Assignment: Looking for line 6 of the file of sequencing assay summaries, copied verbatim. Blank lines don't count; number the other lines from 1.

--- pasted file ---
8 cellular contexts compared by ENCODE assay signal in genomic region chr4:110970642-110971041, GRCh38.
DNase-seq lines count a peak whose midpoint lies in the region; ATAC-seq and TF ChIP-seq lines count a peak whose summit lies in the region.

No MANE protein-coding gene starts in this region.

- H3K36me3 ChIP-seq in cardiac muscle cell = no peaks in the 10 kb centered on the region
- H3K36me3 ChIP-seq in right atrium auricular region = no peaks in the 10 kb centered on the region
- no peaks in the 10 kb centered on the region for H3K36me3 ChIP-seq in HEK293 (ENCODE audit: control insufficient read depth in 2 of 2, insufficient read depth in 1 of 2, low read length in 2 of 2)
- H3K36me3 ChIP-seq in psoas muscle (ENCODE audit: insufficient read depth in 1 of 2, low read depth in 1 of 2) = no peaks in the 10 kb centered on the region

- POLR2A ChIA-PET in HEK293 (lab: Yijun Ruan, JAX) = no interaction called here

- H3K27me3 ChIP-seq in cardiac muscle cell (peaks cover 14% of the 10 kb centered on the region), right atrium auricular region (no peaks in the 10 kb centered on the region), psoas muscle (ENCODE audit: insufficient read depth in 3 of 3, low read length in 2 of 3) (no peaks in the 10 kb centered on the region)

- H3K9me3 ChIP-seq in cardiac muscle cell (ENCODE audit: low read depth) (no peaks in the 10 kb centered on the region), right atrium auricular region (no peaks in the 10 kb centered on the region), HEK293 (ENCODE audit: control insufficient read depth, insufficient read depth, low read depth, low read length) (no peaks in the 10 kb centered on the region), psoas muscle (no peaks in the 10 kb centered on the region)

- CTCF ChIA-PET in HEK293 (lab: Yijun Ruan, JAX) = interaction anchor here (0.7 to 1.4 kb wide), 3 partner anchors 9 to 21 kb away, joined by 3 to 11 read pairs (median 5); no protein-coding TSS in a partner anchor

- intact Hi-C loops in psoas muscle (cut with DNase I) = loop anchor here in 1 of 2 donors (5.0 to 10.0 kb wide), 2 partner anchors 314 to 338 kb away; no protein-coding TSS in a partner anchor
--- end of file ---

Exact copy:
- no peaks in the 10 kb centered on the region for H3K36me3 ChIP-seq in HEK293 (ENCODE audit: control insufficient read depth in 2 of 2, insufficient read depth in 1 of 2, low read length in 2 of 2)